Thursday, October 18, 2012

More Q & A with Author Timothy Klein

In that little blurb I posted could you explain for me this sentence
"He also employes a slightly unique POV and enjoys mixing in a little of his own brand of theology (some might say heresy). "  I am 1/2 way through the novel and seen Scripture and all that but:
    As for heresy, I guess you haven't gotten to the "surprise" yet.
    Regarding the POV, I originally started the book from Mark's POV.  But I soon discovered that Jeni was more interesting and that Sarah was struggling with major issues herself. Thus I shifted to a third person omniscient narrator. But I'm kind of an intrusive smart-aleck narrator. One potential editor was so offended that he quit in disgust.  Of course, he had read three-fourths of the book before he figured this out. I think the real problem had more to due with his drinking style rather than my writing style (seriously!) The other editors were fine with it but pushed me to move part of the story to an appendix.

Along this line, I also found that aviators provide a much different kind of feedback than "normal" readers!  In fact, that's why there is a prologue; the pilots wanted more and more background.  One of the first pilots to read the initial draft said, "It's the best novel I've ever read, but you couldn't really convert a Beech 18 into a bomber." Okay, I may not have quoted him verbatim, but his only concern was the plausibility of actually building the plane. He was shocked to learn that Beech built over 1500 of them during WWII.

 what is your church background
     Mainline protestant with a Baptist emphasis. In fact, we can trace my mother's side back to the reformation.  My family has been getting thrown out of churches for centuries!  Currently attending an E-Free church.

 what is your brand of theology
     I consider myself a "free-will Calvinist". Yeah, it's like being a Kosher pork chop.
 how did you develop your brand of theology
      Stumbling through it and arguing with friends. (Oh, and having people fling the study guide at me in Bible studies.)  Heavily involved with Inter-varsity Christian Fellowship in College; attended a wide variety of churches, including a messianic church and a service or two at a Hebrew temple.
also you didn't say anything about your Dad, in the blurb is there a reason?
    No reason. While my dad is the best speller I've ever known, he's a reader not a writer. He was a Chemistry teacher and influenced me toward the technical world.  He's still amazed that I wrote a book and probably even more amazed that he liked it.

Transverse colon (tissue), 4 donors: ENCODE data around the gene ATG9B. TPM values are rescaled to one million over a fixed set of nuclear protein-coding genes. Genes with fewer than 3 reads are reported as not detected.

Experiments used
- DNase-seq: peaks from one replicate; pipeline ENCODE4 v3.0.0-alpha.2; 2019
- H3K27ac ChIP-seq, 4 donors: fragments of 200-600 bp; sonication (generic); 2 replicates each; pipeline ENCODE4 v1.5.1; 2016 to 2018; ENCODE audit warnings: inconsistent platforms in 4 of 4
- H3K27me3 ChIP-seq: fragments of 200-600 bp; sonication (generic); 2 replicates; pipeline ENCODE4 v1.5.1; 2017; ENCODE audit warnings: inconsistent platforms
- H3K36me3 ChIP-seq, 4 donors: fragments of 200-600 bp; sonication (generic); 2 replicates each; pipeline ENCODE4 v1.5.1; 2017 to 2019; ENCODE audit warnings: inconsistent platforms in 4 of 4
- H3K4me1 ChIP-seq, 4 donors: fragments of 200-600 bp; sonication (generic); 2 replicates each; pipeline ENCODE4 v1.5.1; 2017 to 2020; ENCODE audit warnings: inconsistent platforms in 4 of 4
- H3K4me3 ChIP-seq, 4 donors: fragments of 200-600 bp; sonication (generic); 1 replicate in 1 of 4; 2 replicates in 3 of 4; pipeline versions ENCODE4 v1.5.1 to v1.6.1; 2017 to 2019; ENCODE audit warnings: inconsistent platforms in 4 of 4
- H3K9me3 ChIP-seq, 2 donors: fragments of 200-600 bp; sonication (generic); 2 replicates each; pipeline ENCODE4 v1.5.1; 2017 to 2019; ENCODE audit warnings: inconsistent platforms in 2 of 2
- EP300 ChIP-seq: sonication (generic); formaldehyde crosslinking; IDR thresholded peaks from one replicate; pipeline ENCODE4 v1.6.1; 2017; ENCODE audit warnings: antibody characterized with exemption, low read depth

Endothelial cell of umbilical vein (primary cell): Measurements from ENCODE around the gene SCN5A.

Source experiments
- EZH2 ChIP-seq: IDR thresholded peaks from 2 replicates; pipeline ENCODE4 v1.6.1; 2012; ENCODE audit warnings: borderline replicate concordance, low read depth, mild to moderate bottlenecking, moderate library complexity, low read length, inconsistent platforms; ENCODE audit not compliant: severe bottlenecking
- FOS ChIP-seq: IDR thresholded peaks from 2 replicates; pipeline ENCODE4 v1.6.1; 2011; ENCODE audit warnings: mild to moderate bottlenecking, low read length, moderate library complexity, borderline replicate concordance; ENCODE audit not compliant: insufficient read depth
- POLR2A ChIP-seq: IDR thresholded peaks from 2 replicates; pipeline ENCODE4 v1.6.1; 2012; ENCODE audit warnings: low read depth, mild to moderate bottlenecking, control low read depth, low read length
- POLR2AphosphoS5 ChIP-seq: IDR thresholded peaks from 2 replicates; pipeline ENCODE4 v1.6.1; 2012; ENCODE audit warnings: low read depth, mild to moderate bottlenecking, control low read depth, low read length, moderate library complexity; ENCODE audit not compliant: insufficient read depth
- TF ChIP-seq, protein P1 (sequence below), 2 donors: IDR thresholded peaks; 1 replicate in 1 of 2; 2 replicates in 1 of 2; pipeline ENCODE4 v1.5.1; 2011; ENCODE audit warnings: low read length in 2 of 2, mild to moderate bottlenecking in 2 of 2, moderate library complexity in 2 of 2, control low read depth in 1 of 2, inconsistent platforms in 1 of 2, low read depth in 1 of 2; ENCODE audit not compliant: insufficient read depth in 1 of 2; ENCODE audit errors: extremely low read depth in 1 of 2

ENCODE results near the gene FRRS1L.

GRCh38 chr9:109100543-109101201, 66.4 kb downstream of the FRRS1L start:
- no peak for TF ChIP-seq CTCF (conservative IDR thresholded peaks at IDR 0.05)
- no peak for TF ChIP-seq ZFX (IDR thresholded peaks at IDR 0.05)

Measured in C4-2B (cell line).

Can you share anything about your Dad?
    My father is retired, still a bachelor (mom passed away 18 years ago this Christmas) and helps with the kid's programs at church.  You'd never guess he's in his seventies. Spends his time growing tomatoes, golfing, and hunting.
Do you and your wife have children or grandchildren?
    We have three kids and are approaching the scariest time in any parent's life: Joe, almost 16, is learning to drive. Erin officially becomes a teenager on Saturday, October 19th, (though she's had the attitude since she was four), and Megan, 11, is right behind her (but takes after me, no attitude problem.)  
Have any of them taken a liking to flying as you do?
    Of course, though Joe has the most interest. Due to idiosyncrasies in FAA regulations and  Colorado Licensing laws, he may be able to solo an airplane before he can drive a car!
Do you belong to any aviator clubs ?
    I'm a member of two: Aircraft Owners and Pilots Association (AOPA) and the Experimental Aircraft Association. Both have awesome websites with everything you'd ever need to know about flying, owning or building an airplane.

    Trivia question: How much would a used, but in excellent condition, four seat, 120mph, airplane cost? Answer at the end.
What planes do you own, hope to own, would absolutely love to own?
    My first airplane was a 1965 Citabria, (can any of the non-aviators figure out where the name came from?) Then I got married and my wife said, "Let's sell the airplane."   Then she said, "So we can get something bigger and faster."  How do you argue with that? So I said, "Well, if that's what it takes to make this marriage work..."

So we bought a Cessna Cardinal: sleek, four seats, reasonably fast and not too expensive. Then baby number three came along, (you'd think a CPA would know how to read a calendar?)  So we sold the Cardinal and found a six seater to "borrow."  I wanted another fun plane, so I bought another Citabria. 

However, the tandem seating, (the passenger sits behind the pilot), didn't work well with three kids so we sold it. 
Now, I'm letting a friend keep his Cessna 172 in our hangar. I pay for my own gas and I can fly it whenever I want. He pays the rest of the bills.  Again, how do you argue with that?

Of course, I'm hoping to sell enough books to buy my own Ellen Jane (Beech AT-11.)  They're only around $200K, how hard could it be?
Do you show your planes at air shows or just personal pleasure?
    We used to take the first Citabria to airshows and fly-ins. Of course, that was before my wife made me upgrade.

    Answer to trivia question: depends on the details but you can get a really nice plane for $25-35,000; extra nice: $40-50,000.

Twitter:  @timothy_klein

Publish date: 7/9/2012    
Publisher: Stearman Press LLC

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